The remains of the city of Banyas (Arabic pronunciation of Panias) are located in northern Israel, at the foot of Mt. Hermon. Here, below a steep cliff, the cold waters of the Banyas spring, one of the sources of the Jordan River, gush forth.
According to written sources, Banyas was first settled in the Hellenistic period. The Ptolemaic kings, in the 3rd century BCE, built a cult center to counter the Semitic one at Dan to the south, which indeed gradually declined. Then, in 200 BCE, the Seleucid ruler Antiochus III defeated the Ptolemaic army in this region and captured Banyas.
Almost 200 years later, in 20 BCE, the region which included Banyas was annexed to the Kingdom of Herod the Great and was ruled by his successors until the end of the first century CE. In the year 2 BCE, Herod Philip founded a pagan city and named it Caesarea Philippi (in honor of Augustus Caesar). It became the capital of his large kingdom which spread across the Golan and the Hauran. Contemporary sources refer to the city as Caesarea Panias; the New Testament as Caesarea Philippi. (Matt. 16:13)
During the Roman period, the center of the city spread over a plateau measuring 300 x 300 m., with natural features protecting it on three sides. At its peak, it extended even beyond these natural boundaries.
From the fourth century and until the Arab conquest, Panias functioned as an important Christian center. During the Arab period, the city was the district capital of the Golan in the province of Damascus and its name was changed to Banyas. During Fatimid rule in the 11th century, fortifications were constructed. Then the Crusaders, who ruled the town from 1129, surrounded it with a massive ring of fortifications. However, after repeated attacks, the city was conquered by Nur ed-Din of Damascus in 1164. Fearing that it might again serve as a Crusader fortress, the fortifications were dismantled at the beginning of the 13th century and are, therefore, only partly visible.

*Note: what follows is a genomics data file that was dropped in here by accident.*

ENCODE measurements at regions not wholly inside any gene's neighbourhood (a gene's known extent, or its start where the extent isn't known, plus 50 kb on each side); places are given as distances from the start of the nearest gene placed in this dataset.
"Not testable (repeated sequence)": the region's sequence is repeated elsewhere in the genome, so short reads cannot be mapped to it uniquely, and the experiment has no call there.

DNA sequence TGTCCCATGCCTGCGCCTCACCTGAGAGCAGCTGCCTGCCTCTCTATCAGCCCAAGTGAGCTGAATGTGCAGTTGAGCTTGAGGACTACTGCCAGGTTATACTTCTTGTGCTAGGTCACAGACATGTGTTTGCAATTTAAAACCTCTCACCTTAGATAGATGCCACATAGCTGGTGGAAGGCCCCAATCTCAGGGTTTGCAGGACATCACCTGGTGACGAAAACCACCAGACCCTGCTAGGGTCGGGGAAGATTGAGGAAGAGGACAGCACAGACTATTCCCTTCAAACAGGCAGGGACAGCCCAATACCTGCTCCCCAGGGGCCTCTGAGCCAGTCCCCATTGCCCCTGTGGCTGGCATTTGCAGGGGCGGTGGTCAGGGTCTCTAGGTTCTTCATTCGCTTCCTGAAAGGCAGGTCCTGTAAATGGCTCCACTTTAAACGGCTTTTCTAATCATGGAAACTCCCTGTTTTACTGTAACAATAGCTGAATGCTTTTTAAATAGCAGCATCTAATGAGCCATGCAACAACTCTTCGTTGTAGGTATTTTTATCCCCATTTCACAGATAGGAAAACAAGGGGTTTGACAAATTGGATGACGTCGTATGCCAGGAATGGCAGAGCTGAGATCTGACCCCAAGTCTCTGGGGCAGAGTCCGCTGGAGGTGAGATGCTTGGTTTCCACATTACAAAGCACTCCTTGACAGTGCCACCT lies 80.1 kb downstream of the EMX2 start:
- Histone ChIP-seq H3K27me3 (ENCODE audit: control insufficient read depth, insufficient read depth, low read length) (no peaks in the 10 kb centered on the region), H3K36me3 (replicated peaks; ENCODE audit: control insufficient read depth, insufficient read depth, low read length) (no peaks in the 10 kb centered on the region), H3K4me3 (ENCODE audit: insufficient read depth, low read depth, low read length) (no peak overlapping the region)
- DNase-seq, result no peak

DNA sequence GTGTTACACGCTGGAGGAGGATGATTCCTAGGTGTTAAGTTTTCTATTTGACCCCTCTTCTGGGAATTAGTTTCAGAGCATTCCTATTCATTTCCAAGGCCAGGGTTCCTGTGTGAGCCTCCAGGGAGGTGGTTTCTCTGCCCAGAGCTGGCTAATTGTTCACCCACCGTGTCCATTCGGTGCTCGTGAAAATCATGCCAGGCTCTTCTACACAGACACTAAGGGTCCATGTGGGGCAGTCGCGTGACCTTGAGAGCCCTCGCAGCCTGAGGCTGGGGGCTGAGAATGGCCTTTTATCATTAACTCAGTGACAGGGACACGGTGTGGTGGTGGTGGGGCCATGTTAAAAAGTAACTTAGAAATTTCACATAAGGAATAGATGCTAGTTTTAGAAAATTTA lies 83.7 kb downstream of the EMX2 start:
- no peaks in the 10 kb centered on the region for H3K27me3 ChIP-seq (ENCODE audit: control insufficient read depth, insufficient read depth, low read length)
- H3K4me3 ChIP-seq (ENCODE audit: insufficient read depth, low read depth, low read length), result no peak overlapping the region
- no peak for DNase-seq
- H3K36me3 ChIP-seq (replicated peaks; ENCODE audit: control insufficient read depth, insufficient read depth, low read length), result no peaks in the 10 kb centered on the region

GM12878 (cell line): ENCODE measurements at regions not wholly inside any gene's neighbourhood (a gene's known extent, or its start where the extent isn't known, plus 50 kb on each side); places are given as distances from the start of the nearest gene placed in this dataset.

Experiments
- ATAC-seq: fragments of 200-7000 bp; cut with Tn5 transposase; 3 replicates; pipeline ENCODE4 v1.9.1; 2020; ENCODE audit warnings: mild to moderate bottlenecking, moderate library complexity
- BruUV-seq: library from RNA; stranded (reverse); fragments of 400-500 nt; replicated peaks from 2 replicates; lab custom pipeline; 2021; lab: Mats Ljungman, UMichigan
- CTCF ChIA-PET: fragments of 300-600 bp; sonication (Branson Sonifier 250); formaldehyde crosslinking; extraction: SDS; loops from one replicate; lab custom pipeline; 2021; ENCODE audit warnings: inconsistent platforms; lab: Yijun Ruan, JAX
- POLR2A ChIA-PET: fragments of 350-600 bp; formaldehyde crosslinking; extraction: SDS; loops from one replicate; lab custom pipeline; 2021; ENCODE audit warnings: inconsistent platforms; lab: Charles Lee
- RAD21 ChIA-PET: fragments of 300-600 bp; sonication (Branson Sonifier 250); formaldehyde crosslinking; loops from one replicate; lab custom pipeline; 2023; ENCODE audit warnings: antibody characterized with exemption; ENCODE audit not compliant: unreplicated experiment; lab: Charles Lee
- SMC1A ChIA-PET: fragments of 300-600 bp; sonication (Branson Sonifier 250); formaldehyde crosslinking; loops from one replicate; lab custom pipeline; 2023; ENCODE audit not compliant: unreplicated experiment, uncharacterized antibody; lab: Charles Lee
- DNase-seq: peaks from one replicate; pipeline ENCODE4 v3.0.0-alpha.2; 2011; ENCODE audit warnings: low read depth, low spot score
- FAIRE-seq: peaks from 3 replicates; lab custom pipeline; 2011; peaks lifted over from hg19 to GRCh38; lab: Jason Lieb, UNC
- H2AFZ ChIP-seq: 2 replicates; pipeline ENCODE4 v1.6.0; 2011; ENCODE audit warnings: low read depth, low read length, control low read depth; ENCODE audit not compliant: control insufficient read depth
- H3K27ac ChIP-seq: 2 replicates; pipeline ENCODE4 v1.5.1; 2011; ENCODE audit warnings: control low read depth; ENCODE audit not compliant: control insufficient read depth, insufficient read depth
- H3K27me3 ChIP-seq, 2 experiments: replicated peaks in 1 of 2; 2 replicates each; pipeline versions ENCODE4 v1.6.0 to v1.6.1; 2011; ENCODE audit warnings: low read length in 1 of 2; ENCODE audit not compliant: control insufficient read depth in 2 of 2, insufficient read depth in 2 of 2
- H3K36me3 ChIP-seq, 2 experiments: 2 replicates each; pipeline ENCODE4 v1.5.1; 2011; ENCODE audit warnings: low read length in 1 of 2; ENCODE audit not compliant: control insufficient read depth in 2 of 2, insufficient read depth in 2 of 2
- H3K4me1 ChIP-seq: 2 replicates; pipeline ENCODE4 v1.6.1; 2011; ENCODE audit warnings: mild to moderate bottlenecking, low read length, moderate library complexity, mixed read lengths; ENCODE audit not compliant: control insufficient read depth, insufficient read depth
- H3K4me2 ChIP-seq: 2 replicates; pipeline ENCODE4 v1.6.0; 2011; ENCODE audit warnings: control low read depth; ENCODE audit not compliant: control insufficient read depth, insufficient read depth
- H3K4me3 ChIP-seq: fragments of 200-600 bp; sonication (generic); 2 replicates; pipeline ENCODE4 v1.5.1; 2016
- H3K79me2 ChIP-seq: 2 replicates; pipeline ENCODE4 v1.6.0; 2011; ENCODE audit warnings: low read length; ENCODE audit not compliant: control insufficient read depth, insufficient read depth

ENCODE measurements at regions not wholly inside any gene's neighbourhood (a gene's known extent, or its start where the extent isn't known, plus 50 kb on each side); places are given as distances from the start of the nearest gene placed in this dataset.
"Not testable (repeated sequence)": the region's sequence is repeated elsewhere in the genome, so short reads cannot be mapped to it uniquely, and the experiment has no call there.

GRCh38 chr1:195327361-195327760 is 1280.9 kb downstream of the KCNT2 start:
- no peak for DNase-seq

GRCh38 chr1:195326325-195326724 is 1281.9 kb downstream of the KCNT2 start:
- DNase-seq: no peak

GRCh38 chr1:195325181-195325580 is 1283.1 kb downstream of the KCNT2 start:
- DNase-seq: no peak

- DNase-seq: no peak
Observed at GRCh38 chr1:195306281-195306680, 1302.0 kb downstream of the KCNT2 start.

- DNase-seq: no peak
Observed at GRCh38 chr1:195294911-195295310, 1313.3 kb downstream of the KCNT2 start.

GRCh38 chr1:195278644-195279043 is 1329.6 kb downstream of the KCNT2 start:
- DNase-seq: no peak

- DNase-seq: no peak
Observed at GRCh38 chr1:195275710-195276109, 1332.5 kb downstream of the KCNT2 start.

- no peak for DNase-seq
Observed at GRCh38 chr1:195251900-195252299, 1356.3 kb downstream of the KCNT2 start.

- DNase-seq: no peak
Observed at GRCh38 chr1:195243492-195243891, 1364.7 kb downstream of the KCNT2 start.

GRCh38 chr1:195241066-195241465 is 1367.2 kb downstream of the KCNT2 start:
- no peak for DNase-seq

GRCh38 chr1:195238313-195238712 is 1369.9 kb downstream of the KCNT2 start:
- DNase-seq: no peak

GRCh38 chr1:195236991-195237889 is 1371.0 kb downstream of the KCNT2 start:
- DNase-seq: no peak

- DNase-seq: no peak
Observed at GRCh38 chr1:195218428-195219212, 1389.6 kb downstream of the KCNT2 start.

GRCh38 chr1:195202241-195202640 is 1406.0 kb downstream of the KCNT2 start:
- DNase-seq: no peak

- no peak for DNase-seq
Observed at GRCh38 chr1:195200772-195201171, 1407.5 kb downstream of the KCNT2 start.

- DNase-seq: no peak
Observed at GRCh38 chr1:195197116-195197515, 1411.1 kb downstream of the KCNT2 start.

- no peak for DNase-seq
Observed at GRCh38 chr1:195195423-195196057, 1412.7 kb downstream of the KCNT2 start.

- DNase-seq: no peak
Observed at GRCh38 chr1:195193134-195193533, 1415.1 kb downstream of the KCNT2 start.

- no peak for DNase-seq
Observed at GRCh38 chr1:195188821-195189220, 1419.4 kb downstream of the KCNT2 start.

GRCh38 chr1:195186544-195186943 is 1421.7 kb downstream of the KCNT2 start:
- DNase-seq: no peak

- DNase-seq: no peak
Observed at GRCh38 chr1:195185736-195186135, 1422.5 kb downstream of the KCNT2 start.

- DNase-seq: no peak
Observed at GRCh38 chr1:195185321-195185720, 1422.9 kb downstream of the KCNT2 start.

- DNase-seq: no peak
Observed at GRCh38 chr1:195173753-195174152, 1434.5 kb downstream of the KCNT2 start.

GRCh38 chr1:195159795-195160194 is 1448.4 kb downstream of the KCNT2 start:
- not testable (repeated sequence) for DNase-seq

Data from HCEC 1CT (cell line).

Banyas gradually lost its importance. Today there is a Druze holy place (Weli Sheikh Khader) in a whitewashed building on the cliff overlooking the spring.
Since 1967, but mainly during the last ten years, major excavations at the site have focused upon two areas: the remains of the sanctuary complex to the god Pan; and the center of the city - the latter continue to the present.